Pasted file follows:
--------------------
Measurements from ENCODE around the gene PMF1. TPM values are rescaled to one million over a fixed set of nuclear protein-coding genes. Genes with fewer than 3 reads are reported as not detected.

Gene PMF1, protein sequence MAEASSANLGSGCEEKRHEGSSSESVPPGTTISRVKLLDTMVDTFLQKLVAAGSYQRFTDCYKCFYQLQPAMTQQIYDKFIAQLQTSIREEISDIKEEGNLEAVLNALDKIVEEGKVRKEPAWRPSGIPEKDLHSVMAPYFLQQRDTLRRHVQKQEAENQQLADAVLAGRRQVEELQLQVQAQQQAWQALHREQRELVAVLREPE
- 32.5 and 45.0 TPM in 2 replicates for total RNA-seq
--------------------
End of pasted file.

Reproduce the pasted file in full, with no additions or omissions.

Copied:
Measurements from ENCODE around the gene PMF1. TPM values are rescaled to one million over a fixed set of nuclear protein-coding genes. Genes with fewer than 3 reads are reported as not detected.

Gene PMF1, protein sequence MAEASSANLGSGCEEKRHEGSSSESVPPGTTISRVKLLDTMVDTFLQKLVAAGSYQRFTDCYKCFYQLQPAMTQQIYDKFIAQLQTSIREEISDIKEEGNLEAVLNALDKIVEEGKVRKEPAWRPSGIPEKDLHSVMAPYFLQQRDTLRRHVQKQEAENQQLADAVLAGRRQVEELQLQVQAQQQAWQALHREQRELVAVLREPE
- 32.5 and 45.0 TPM in 2 replicates for total RNA-seq